Mitigating phishing threats

  • Yunjia Wang

Student thesis: Doctoral Thesis (PhD)

Abstract

Due to the rapid development of the Internet, modern daily behaviour has become more efficient and convenient. The Internet has become an indispensable element in our daily life, providing significant resources to people whether for play, work or education. In addition, with the increased universality of mobile devices, a magnitude of services is at our fingertips, the efficiency of our life or work has improved. However, the negative side of this is the increase in cybercrimes, with large losses for both individuals and enterprises. Phishing is currently defined as a criminal mechanism employing both social engineering and technical subterfuge to gather any useful information such as user personal data or financial account credentials. Phishing threats have been in existence for many years, since the establishment of the Internet, and they have continuously evolved and increased in application. So far, phishing attacks have accounted for a large proportion of all malicious attacks, and they are a globally growing threat with an increasing frequency of known attacks. Phishing attacks are a major current cyber threat as they are always cheap to produce and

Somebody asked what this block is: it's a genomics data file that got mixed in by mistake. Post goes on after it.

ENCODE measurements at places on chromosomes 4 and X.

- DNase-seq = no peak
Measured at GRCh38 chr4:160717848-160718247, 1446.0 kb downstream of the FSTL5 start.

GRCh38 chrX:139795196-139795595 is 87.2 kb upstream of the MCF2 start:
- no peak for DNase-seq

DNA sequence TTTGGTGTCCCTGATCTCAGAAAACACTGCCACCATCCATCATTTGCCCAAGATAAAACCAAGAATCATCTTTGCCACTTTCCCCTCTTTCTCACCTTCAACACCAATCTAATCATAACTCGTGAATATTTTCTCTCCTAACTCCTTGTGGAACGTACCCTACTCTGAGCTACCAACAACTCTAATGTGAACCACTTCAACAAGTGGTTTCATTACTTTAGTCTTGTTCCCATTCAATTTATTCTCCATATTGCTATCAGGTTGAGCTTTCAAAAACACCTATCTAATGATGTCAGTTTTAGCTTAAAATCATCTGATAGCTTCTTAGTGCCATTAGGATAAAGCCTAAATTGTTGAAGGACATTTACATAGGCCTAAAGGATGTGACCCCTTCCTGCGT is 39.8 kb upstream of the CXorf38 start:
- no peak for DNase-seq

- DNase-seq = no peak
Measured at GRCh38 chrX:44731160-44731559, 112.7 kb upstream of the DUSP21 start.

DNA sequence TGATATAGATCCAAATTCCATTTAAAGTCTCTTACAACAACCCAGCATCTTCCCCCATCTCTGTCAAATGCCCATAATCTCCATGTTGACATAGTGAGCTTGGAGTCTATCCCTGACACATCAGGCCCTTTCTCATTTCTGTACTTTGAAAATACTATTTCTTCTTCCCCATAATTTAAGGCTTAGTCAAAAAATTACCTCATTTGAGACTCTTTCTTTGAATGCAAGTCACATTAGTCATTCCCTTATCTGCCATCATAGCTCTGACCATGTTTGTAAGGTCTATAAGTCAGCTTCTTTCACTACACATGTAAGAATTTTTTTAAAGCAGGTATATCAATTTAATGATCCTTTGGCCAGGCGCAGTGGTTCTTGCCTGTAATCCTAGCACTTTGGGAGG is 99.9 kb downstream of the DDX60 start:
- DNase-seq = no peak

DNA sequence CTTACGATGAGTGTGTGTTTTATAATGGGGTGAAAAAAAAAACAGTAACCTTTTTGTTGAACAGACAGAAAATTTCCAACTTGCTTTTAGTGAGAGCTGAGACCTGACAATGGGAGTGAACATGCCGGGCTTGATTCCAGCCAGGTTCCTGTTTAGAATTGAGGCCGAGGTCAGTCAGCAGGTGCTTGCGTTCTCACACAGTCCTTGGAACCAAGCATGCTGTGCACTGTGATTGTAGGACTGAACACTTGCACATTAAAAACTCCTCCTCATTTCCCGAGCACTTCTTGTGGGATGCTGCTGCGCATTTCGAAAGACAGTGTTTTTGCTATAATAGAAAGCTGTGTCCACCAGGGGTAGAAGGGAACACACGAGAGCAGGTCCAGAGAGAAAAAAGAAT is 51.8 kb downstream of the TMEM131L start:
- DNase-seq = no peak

easy to deploy, in particular, due to the development of E-commerce, either to an individual user or organization. For the individual, sensitive credentials are always of interest to phishers due to the development of E-commerce. For an enterprise, a successful phishing attack, such as a subdomain takeover attack, may affect their organization’s reputation as well as cause financial loss. Currently, most security vendors have been using different approaches to prevent phishing attacks. However, these solutions cannot keep up with the constant updating of phishing websites. In this thesis, web phishing attack types are classified into three different categories, from the shallower to the deeper. They are General Phishing Attack, Advanced Phishing Attack and Subdomain Takeover Attacks. The purpose of this thesis is to present an effective mitigation to defend against these phishing threats. From the shallower approach to a deeper, more complex approach, according to our defined categories of phishing threats, the specific
mitigations and contributions are presented.
Date of Award14 Jun 2023
Original languageEnglish
Awarding Institution
  • University of St Andrews
SupervisorIshbel Mary Macdonald Duncan (Supervisor)

Access Status

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